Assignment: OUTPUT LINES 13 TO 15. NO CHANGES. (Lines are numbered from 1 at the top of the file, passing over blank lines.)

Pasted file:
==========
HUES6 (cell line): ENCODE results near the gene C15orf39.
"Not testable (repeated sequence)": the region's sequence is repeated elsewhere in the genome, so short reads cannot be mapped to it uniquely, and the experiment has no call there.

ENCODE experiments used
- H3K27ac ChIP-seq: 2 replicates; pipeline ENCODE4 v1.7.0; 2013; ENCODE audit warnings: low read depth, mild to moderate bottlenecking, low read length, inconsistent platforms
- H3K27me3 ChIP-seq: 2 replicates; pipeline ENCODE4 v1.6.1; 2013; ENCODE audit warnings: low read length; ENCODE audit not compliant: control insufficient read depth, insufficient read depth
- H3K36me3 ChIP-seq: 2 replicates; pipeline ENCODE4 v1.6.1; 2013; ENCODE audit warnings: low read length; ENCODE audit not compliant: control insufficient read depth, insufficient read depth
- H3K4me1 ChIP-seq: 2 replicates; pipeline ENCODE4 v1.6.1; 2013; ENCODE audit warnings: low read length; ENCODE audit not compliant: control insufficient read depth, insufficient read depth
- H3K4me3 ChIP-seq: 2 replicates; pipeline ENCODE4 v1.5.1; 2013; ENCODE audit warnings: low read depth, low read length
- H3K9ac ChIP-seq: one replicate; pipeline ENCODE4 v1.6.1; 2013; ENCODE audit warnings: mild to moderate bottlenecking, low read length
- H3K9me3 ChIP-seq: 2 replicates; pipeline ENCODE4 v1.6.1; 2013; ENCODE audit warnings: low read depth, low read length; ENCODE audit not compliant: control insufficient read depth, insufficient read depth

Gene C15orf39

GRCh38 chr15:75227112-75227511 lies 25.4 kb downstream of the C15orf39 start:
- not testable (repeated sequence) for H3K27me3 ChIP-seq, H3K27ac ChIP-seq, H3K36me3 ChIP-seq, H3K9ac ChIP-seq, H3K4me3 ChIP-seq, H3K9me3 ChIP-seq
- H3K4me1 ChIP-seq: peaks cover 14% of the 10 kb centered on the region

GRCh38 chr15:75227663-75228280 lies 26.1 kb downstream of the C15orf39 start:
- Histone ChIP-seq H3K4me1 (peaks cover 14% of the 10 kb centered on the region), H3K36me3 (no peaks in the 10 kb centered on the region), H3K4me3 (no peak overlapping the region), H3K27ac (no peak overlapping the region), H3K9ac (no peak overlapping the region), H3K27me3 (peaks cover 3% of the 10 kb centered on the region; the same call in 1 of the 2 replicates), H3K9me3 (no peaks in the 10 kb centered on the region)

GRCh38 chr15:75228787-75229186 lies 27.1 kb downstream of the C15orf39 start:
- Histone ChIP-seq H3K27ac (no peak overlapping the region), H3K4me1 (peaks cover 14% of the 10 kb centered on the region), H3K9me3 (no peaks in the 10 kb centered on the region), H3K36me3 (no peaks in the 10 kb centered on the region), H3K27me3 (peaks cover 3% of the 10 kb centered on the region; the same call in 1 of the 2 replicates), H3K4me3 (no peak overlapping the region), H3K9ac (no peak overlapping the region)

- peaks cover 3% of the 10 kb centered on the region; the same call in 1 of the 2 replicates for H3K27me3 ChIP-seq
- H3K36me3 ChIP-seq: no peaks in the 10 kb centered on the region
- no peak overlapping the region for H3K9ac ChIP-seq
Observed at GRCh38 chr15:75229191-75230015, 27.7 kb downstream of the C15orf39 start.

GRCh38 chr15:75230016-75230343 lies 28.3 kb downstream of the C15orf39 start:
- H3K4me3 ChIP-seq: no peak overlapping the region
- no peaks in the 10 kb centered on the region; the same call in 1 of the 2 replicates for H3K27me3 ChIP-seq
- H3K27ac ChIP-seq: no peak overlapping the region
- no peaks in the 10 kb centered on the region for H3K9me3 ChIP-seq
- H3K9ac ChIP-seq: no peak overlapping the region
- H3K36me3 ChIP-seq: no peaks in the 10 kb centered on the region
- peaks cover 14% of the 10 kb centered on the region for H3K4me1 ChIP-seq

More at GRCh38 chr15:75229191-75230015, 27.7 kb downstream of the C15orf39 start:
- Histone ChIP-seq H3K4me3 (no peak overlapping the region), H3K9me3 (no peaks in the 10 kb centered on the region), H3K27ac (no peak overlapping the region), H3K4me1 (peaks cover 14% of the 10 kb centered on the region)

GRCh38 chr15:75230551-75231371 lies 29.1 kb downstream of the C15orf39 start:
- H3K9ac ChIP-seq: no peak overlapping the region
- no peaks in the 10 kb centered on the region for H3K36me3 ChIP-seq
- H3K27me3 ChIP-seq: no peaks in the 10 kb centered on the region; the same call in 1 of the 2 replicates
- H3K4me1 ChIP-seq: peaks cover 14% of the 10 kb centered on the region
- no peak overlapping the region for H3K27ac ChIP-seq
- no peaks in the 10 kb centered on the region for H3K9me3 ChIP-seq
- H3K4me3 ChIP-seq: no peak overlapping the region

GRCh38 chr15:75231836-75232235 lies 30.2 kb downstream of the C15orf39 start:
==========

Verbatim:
- not testable (repeated sequence) for H3K27me3 ChIP-seq, H3K27ac ChIP-seq, H3K36me3 ChIP-seq, H3K9ac ChIP-seq, H3K4me3 ChIP-seq, H3K9me3 ChIP-seq
- H3K4me1 ChIP-seq: peaks cover 14% of the 10 kb centered on the region

GRCh38 chr15:75227663-75228280 lies 26.1 kb downstream of the C15orf39 start: